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In Amazon we trust — but why?

A new survey says Americans have more confidence in Amazon than they do the government or the press.

Amazon Opens New Fulfillment Center In Aurora, Colorado
Rick T. Wilking/Getty Images

Amazon is the second most trusted institution in the United States, behind the military, according to a new survey conducted by researchers from Georgetown University and NYU.

The goal of the survey was to pull apart the broadly recognized fact that “Americans have lost confidence in many of our institutions,” and particularly in the democratic political system. In the intro, the researchers write, “We look to assess whether support for President Trump and other anti-establishment candidates reflects a loss of confidence in institutions — or even a more serious underlying alienation from liberal democracy,” and explain that they asked 5,400 respondents (more than is typically used for a nationally representative political poll) to “indicate their level of confidence in 20 US institutions.”

The top five were the military, Amazon, Google, local police, and colleges and universities. The bottom five were the press, the executive branch, Facebook, political parties, and Congress.

Sorted by major party affiliation, the findings become even odder, because Democrats and Republicans diverge sharply on almost every point except Amazon (and the military, and their loathing of Facebook). The five most trusted institutions for Democrats are Amazon, colleges and universities, the military, Google, and the FBI (bottom: religion, Facebook, political parties, Congress, and the executive branch). The five most trusted institutions for Republicans are the military, local police, Amazon, the executive branch, and religion (bottom: Congress, organized labor, political parties, Facebook, and the press).

There are some problems with this survey, or at least with the way it was presented. Categories like “nonprofits” and “major companies” are broad and vague to the point of being potentially useless — how would I possibly say whether I trust Google more or less than I trust all not-for-profit organizations, a grouping that includes my local VA hospital and the Church of Scientology? How many Americans are able to conjure a very specific idea of what counts as a nonprofit or a major company, or even organized labor?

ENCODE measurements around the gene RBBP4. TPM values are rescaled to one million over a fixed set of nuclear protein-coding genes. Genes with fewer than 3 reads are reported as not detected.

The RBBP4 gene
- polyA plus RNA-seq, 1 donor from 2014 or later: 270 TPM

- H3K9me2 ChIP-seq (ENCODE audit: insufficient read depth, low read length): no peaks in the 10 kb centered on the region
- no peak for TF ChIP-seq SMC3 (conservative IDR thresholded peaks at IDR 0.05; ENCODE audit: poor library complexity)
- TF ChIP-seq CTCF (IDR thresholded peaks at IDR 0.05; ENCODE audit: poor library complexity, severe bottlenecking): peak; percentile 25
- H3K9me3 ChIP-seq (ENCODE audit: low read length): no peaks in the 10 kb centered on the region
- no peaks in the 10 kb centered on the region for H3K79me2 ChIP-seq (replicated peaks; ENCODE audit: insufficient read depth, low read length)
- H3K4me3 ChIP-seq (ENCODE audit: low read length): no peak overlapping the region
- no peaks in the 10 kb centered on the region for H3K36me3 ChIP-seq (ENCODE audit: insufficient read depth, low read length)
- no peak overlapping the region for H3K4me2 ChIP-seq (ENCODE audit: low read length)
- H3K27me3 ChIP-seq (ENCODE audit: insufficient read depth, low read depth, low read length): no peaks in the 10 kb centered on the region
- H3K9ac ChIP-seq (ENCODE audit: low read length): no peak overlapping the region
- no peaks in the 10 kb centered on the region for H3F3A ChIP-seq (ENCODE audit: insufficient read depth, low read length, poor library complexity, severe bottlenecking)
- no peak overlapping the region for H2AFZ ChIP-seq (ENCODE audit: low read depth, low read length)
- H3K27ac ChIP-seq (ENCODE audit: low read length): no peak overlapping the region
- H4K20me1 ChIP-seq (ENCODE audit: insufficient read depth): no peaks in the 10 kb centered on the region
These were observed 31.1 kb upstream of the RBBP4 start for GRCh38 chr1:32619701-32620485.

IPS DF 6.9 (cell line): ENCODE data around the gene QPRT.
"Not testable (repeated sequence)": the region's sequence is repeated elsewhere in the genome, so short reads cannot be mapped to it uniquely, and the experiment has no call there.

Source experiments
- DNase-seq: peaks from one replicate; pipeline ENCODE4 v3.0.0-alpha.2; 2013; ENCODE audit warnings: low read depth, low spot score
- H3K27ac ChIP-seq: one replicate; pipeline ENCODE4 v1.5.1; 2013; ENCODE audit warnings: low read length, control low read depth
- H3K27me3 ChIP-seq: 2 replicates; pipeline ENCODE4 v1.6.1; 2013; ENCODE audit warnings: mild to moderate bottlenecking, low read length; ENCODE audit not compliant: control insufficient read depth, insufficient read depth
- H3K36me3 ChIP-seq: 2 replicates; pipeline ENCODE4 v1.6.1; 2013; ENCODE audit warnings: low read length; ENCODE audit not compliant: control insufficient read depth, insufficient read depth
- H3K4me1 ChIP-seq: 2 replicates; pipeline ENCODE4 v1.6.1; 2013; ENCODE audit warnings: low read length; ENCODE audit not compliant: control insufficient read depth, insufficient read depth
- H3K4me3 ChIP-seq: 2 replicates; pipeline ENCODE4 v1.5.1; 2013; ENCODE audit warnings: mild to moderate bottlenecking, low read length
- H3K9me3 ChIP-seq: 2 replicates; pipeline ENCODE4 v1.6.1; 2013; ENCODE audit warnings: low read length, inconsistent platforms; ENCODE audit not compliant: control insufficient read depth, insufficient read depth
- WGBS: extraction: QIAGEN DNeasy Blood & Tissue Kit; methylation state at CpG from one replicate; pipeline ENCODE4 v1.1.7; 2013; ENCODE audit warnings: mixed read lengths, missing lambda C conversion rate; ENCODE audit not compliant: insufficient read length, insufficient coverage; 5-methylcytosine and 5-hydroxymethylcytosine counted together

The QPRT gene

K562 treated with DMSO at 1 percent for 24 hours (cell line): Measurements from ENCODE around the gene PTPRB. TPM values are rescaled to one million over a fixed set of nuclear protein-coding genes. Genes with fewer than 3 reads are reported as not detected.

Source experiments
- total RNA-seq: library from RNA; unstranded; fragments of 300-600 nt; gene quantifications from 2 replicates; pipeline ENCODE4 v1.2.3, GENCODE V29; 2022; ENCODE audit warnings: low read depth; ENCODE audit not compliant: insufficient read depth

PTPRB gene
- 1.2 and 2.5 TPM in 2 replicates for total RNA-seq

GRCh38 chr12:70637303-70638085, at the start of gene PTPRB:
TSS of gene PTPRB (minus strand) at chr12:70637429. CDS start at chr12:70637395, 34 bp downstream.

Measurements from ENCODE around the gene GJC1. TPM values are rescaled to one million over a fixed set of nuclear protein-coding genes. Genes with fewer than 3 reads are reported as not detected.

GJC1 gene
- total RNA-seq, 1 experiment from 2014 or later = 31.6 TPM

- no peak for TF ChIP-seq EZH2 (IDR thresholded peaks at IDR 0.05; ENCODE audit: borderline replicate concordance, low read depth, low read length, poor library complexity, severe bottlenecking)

And “trust” is a funny word. Trust what? You can trust that Amazon will provide you with reliable two-day delivery of affordable products without trusting that it has commendable labor practices. You can trust that Amazon is the biggest, simplest, most accessible and comprehensive purveyor of books without trusting that this did not totally disfigure the publishing industry. You may also even trust that your personal data is in better hands when shared with Amazon than when shared with Google or Facebook or Apple, and you may not even be able to articulate a reason.

A year ago this week, The Verge partnered with Reticle Research to survey Americans on their feelings and attitudes about the world’s largest tech companies, including Amazon, Apple, Facebook, Google, Microsoft, and Twitter.

They found that Americans trust Amazon with their personal information “almost as much as they trust their own bank,” and that respondents were more likely to recommend Amazon’s services to their friends and family than they were any other tech company.

Most respondents said they “greatly like” Amazon, and that it’s had a positive effect on society. They were more passionate about Amazon than they were about any other company including Apple, which is known for its indomitable market share and its ravenous fanboys.

Reporter Nick Statt analyzed the numbers, inferring that trust in Amazon likely comes from the fact that the company has spent billions of dollars on improving its services and expanding without end. “Unlike Apple, which has the largest cash hoard of any company on the planet,” he wrote, “Amazon maintains the appearance of prioritizing the value and efficiency of its services, like its Prime membership, over financial gain. Following its $13.7 billion purchase of Whole Foods, Amazon’s very first business strategy was to drop the price of avocados, organic eggs, meat, and other popular grocery items.”

This is hard to resist, as a customer with very little individual clout to wield — even if you are fully aware that “Amazon’s long-term goals are to crush the competition and ruthlessly gain market share, as it did first in books and then e-books and now general e-commerce,” Statt pointed out. (Did you know, incidentally, that Amazon was originally supposed to be called

I can’t know what the respondents to Georgetown’s survey meant when they said they felt “confidence” in Amazon. But I am a person who exists and buys things, so I can make an educated guess as to one possibility: I trust Amazon like I trust gravity. As in, I trust that it is unavoidable and something I don’t even have to learn to live with, as my body is expertly built to do so already.

I trust Amazon sort of like I trust that one day my bones will crumble into dust and everyone I’ve ever loved will forget about me, save for a yearly, “Ah … didn’t I know someone who?” each time a Jake Gyllenhaal movie is the only thing they can find on their hotel room TV.

I trust Amazon the way I trust that the sun will rise each morning, until that day on which it explodes.

This is the feeling befitting a nearly $1 trillion company that not only sells any object you can imagine but also owns the ships that carry the objects between continents, the trucks (and drones!) that bring them to your door, a majority stake in many of the companies that create said objects, and the musculature of the internet that allows you to select them.